Jonars’ work draws on more than a decade of professional and academic experience conducting research across Sub-Saharan Africa and South Asia on topics related to technology, innovation, and entrepreneurship; and the politics and political economy of service provision. Broadly, he examines how the state and citizens work together to co-produce essential public services, and how shifts in development thinking have influenced what kinds of technological interventions are legitimized and valorized. Using the Senegal River Valley as a case study, Jonars’ dissertation research investigates how technological interventions mediate everyday interactions between bureaucrats and smallholder farmers, and how these interventions-cum-interactions in turn shape agricultural management processes and outcomes. Underlying his research is a deep-seated interest in illuminating the conditions under which pressing equity and sustainability challenges can be adequately addressed. Currently, he also helps manage DUSP’s Special Program for Urban and Regional Studies (SPURS).
Prior to beginning his doctorate, Jonars was a research associate with MIT's Comprehensive Initiative on Technology Evaluation (CITE), which MIT D-Lab has led since 2017. At CITE, he conducted research on the adoption of household products among low-income communities in East Africa and South Asia. His more recent and ongoing work with D-Lab | CITE explores Last-Mile Clean Energy Entrepreneurship, Digital Financial Services for Smallholder Farmers, Access to Affordable Bicycles, and Achieving Sustainable Partnerships for Innovation, Research, and Entrepreneurship. Jonars has also been affiliated with MIT’s Abdul Latif Jameel Water and Food Systems Lab (J-WAFS) and the Martin Family Society of Fellows for Sustainability. During the 2019-2020 academic year, he conducted fieldwork in Senegal as a Fulbright Fellow.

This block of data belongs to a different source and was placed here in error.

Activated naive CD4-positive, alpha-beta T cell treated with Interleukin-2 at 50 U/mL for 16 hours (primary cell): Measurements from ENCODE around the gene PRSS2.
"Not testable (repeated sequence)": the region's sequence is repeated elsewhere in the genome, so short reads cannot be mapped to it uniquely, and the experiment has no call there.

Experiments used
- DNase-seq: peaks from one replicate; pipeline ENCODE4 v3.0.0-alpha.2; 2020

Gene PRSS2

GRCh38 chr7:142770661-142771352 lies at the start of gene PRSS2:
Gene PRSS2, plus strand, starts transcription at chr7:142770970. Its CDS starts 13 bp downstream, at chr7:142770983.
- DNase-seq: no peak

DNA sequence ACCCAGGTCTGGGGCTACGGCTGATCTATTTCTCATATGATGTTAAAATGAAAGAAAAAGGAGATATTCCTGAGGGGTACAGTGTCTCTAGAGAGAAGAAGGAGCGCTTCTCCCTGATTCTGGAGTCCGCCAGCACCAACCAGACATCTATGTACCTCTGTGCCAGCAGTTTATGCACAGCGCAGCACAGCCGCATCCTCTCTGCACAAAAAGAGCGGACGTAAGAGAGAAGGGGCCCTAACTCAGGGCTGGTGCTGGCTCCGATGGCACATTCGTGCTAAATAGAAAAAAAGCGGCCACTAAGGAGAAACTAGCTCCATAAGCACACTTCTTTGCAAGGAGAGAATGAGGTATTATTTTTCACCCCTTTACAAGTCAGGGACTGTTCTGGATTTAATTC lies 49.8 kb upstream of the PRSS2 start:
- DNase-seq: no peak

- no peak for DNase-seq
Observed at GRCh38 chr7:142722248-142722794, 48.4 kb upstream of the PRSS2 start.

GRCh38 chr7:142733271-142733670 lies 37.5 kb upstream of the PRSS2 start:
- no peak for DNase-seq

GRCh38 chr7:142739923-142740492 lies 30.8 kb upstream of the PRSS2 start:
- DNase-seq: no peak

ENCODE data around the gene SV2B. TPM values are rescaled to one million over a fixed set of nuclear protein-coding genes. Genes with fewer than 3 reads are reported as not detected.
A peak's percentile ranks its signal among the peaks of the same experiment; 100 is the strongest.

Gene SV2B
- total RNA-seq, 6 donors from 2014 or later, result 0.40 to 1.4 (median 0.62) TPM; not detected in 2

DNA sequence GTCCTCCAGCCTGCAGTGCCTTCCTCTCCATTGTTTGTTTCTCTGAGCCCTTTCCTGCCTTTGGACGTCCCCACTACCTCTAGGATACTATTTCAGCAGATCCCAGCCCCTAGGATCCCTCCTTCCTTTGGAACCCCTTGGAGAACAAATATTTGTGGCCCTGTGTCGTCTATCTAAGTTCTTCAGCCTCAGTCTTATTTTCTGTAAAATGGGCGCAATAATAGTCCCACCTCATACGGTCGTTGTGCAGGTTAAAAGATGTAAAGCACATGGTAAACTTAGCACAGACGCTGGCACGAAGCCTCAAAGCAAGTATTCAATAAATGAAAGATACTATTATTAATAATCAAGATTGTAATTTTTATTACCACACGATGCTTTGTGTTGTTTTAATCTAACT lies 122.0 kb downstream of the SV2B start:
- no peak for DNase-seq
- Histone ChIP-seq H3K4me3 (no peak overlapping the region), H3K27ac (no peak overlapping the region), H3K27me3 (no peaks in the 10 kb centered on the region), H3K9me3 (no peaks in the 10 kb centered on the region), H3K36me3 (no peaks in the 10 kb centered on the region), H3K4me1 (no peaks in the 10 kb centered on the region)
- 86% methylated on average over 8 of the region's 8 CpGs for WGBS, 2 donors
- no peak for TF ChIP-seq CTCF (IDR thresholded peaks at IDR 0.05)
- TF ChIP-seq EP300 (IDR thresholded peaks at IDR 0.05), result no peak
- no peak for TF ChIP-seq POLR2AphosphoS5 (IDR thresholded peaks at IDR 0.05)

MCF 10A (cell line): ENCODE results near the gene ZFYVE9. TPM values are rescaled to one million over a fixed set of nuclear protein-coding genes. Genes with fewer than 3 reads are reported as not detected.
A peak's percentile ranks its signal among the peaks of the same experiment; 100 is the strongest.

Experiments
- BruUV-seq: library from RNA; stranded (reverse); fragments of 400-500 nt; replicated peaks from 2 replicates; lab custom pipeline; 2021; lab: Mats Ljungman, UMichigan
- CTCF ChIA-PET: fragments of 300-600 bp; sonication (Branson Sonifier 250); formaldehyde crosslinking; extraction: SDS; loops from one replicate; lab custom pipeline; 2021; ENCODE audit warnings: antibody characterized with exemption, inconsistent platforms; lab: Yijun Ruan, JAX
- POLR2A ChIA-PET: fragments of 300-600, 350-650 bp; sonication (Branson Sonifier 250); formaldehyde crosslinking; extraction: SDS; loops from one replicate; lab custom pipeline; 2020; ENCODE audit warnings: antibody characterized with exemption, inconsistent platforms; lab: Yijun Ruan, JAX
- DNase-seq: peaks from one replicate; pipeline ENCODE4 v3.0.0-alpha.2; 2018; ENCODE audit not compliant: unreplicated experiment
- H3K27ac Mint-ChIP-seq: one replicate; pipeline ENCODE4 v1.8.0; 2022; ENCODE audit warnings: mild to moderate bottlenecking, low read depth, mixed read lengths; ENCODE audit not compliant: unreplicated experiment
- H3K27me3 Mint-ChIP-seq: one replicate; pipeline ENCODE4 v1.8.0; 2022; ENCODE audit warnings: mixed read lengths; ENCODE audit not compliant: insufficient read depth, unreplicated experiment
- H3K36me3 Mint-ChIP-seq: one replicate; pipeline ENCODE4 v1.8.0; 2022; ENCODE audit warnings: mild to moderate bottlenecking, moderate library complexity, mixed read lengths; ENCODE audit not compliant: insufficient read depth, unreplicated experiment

Jonars holds a B.A. in International Relations and a B.A. in Classical Studies, both from Michigan State University, and an M.A. in International Environmental Policy from Boston University.